The Steelers’ running back ran for 170 yards on 30 carries in Sunday’s 18-16 win over the Chiefs, breaking his own seven-day-old franchise record of 167.
On a day in which the Steelers couldn’t score a touchdown, Bell helped them convert seven of 15 third downs and possess the ball for 34 minutes, 13 seconds.
Of course, Bell isn’t at the top of EVERY Steelers’ postseason rushing list.
Chances are Bell surpasses that mark next week in New England.
Chris Boswell sets postseason field goal record
Chris Boswell picked a good night to set a record for field goals in a single postseason game.
The Steelers scored no touchdowns for the first time since they took a 34-3 beating at Philadelphia in Week 3, but it wasn’t as much of a problem Sunday, because Boswell kicked six field goals, the most by any kicker in a postseason game.
Boswell kicked two field goals each in the first and second quarter to give the Steelers a 12-7 halftime lead. He kicked one in the third quarter to make it 15-7, then answered a Chiefs field goal with his sixth in the fourth quarter to make it 18-10.
It turned out the Steelers needed every one of those points, because Spencer Ware’s 1-yard touchdown run with 2:43 left made it 18-16. The Chiefs made the two-point conversion but it was negated by a holding penalty, and their second attempt failed.
The Steelers got the one first down they needed to run out the clock, and meet the Patriots in the playoffs for the first time in 12 years.
Dion Lewis is back
Tyreek Hill’s season might be over, but there’s still a guy playing who can score touchdowns in all kinds of ways.
Dion Lewis sat out for more than a year after tearing his ACL in 2015. The Patriots running back returned in Week 11 this season and his role gradually increased.
In Saturday night’s 34-16 win over the Texans, he officially regained his status as a dynamic playmaker.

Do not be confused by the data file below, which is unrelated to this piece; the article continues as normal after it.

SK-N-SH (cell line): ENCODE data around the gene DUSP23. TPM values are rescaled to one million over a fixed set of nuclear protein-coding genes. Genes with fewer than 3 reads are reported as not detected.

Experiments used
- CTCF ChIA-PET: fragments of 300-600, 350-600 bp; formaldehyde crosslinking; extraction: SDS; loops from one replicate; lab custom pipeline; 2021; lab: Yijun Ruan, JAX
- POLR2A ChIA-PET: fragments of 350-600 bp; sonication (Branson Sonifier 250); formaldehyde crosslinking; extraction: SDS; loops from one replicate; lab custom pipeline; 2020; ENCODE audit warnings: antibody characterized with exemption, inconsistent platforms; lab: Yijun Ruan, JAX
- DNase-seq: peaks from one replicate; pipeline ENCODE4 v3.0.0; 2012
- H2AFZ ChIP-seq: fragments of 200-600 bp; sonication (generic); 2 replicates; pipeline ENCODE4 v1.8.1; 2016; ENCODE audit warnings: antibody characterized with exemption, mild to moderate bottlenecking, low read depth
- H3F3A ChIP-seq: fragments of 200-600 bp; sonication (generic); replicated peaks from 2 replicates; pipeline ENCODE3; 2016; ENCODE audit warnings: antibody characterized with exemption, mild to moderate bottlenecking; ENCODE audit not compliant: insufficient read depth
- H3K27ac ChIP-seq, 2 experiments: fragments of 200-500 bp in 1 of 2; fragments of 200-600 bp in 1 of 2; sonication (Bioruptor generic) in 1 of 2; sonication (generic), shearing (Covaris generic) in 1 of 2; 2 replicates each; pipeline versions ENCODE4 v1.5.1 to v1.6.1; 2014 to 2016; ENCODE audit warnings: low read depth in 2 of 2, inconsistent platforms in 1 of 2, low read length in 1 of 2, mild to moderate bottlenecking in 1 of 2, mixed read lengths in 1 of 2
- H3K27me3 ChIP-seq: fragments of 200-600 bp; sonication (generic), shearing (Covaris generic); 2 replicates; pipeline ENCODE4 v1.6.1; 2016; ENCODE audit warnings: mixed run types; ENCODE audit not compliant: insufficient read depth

Lewis caught a 13-yard touchdown pass from Tom Brady to give the Patriots a 7-0 lead. When the Texans responded with a field goal, Lewis returned the ensuing kickoff 98 yards for a touchdown and a 14-3 Patriots lead.
The Texans were still hanging around early in the fourth quarter, trailing 24-16 when Logan Ryan intercepted Brock Osweiler and returned it to the Houston 6-yard line. Two plays later, Lewis scored his third touchdown on a 1-yard run.
In a game in which everyone expected the Patriots to get a huge lead and feed LeGarrette Blount to grind out the clock, Blount gained 31 yards and Lewis made history.
Hill accomplished the same feat in the regular season this year.
Lewis did fumble twice, losing one that the Texans turned into a touchdown that cut their deficit to 14-13.
With the Steelers bringing a quarterback with a discernible pulse to Gillette Stadium next Sunday, Lewis needs to work on his ball security. But those fumbles won’t relieve the headache Steelers defensive coordinator Keith Butler and special teams coach Danny Smith will get trying to prepare for him.
Tom Brady throws two interceptions
Tom Brady matched his regular-season interception total with two on Saturday against the Texans.
It was the first time Brady’s thrown two picks in a game since last year’s AFC championship game, which the Patriots lost at Denver.
Of course it’s not like Brady threw two passes directly at Texans defenders. Even his interceptions come with asterisks. Both of them came on deflections. Michael Floyd couldn’t haul in a pass in the first quarter, and A.J. Bouye snatched it out of the air. Late in the third quarter, Benardrick McKinney tipped a Brady pass into the arms of Andre Hal. The Texans capitalized with a field goal to make the score 24-16, but that was as close as they’d get the rest of the way.
Brady completed 18 of 38 passes for 287 yards with two touchdowns and the two picks.